David Rooks
At the close of the ceremony, a 21-arrow salute was given by an archery team of students from Nebraska Indian Community College.

A 21-Arrow Salute: ‘Come See the Crazy Indians’

David Rooks

The Hiawatha Golf Club just east of Canton, South Dakota has an anomaly. Between the fourth and fifth fairways lies a cemetery. Enclosed by a weathered split-rail fence, the cemetery, roughly square at about 120 feet a side, is said to contain the remains of 121 inmates from the long since defunct Hiawatha Indian Insane Asylum. A ground radar survey by a team from the Choctaw Nation last year puts the figure closer to 130.

Sunday morning, June 5, this hallowed ground was fairly warm by 10 a.m. Standing by the lone granite marker, whose bronze plaque carries the names of 120 of those buried somewhere close beneath it, I heard a soft rustle behind me. Ten feet west of the split rails stood a young man with a golf club who appeared to be waiting, more or less patiently. Lying in front of him was a golf ball.

I exited the cemetery on the west side and stopped by a tree. After a few practice swings, the young man approached his ball and then struck it. It skittered beneath the rail, through the cemetery, and out the east end, headed for the fourth green. I thought of Arlington National Cemetery. Would they allow this young man to “play through” there? I then thought of the mass burial site at Wounded Knee, and how nice it would be if it were surrounded by Hiawatha’s manicured lawns and lush and well-pruned trees. But not if it came with golfers.

The fifth annual Honoring and Remembering Ceremony for Native Americans buried at the Hiawatha Indian Insane Asylum Cemetery was held two hours later, just after noon. Lavanah Smith-Judah, chief organizer of the event, said members of 53 tribes are buried in the cemetery, and all “53 tribes from across 17 states” were invited.

A traditional prayer by Ihanktowan tribal elder, Joe Shields, started things off, followed by a procession to the granite stone and plaque where an honor guard of Ihanktowan veterans presented national and tribal colors. Flags from five other tribes were also presented by their members present. Traditional drum and songs were sung by the Yankton Sioux Singers.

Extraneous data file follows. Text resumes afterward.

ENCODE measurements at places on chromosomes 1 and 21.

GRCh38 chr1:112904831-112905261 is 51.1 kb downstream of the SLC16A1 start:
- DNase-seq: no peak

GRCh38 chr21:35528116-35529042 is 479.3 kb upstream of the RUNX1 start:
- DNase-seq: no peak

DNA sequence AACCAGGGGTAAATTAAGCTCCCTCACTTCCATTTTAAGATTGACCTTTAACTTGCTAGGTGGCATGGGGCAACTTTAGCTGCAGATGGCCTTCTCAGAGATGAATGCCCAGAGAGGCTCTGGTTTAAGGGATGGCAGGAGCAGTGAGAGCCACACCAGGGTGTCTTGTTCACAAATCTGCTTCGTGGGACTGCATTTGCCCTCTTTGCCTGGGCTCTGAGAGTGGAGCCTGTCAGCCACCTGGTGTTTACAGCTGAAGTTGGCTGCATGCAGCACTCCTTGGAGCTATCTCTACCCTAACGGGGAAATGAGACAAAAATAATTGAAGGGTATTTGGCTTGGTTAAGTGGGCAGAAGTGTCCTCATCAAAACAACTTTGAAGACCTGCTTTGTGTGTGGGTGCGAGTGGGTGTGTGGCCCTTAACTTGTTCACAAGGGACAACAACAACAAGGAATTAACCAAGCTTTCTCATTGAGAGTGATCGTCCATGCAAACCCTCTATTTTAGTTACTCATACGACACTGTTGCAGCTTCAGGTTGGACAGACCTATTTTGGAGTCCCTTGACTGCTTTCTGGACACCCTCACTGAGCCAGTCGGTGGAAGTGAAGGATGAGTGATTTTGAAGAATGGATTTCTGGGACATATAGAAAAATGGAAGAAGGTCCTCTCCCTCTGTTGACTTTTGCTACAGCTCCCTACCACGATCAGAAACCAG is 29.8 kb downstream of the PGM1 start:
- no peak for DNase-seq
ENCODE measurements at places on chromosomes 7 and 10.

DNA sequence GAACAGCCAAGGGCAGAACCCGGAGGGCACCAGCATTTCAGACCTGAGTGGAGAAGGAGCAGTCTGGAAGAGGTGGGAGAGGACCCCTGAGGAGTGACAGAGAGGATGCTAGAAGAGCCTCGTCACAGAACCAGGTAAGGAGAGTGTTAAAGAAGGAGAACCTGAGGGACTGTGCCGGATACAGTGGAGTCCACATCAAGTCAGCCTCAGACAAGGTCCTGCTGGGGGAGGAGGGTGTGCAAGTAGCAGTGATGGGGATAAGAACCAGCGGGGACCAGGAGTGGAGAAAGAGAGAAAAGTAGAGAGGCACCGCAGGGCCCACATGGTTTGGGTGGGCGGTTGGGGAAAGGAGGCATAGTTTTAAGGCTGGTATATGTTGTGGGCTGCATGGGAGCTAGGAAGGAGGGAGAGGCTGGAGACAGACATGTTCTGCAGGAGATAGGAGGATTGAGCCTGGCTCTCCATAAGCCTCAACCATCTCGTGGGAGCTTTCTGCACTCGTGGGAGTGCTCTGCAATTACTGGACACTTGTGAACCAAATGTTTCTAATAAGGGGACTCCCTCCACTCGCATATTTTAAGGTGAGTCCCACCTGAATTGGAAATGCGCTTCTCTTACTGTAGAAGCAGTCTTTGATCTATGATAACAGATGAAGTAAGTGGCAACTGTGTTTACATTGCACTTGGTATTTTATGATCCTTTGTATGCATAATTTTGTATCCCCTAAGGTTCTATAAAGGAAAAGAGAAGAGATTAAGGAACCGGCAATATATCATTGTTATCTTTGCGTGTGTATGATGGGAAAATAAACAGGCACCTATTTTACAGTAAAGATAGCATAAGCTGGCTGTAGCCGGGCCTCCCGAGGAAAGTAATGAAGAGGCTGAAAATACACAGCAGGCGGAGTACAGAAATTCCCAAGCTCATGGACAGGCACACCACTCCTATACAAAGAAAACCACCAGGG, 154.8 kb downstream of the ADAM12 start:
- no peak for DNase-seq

I thought of Arlington National Cemetery. Would they allow this young man to “play through” there? (David Rooks)

The 80 or so attending were invited to participate in a “Who will sing my name?” prayer ribbon ceremony. As each ancestor’s name was called out, a single yellow, black, white or red ribbon, representing an ancestor buried there, was tied on a fence rail. At the close of the ceremony, a 21-arrow salute was given by an archery team of students from Nebraska Indian Community College.

Before the salute, Dr. Erich Longie, Tribal Historic Preservation Officer for the Spirit Lake Dakota Sioux Tribe in Spirit Lake, North Dakota spoke. Longie reminded everyone that it is the nature of tribal peoples to keep their ancestors with them always; in their hearts, their minds, and their prayers. Longie also pledged to go back to Spirit Lake and see if he could get his tribe to help fund the purchase and construction of a new fence around the cemetery.

Given the golfer earlier that morning, Longie’s pledge seemed timely.

There are two Hiawathas in history: the fictional character in the Henry Wadsworth Longfellow poem of 1855, and the real, flesh and blood, historical Iroquois chief. No one at the golf club could say which Hiawatha the golf course, or the insane asylum, were named after. That’s quite in keeping with the entire history of the ill-starred asylum.

A history entry from the South Dakota government website states “The “Hiawatha Asylum for Insane Indians” was established by the U.S. Congress in 1899, officially opened in 1903, and closed in 1934 after federal investigations found, not just outdated, but inhumane treatment. The asylum was only the second federal insane asylum and the first to be dedicated to an ethnic group. Around 374 Native Americans from 50 tribes across the country were brought here.


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bullbear's picture
Submitted by bullbear on
And the absolute disregard and uncaring behavior and attitude continues to People who had more than a lifetime of suffering in silence. A golf course next to their final resting place, be it not by the deceased or their families choosing. This harkens back to the days when the newspaper invited the public to come see the crazy Indians. I mean, really, "Lets go play golf where those insane Indians are buried." Absolutely reprehensible. Today, there are tribes whose traditional beliefs are to distance themselves from the deceased. It would not be surprising that some of these tribes have their members in that resting place. Surely, one of the saddest points is that these so called 'patients' never had the representation to give them any fair amount of justice before being cast for the remainder of their lives in a dark, strange and unforgiving quasi-prison. Perhaps, in the present day, we may be acquainted with their extended family members, but will never fathom the distant past yet nearness of this country's society and its unceasing de-humanization of the first inhabitants.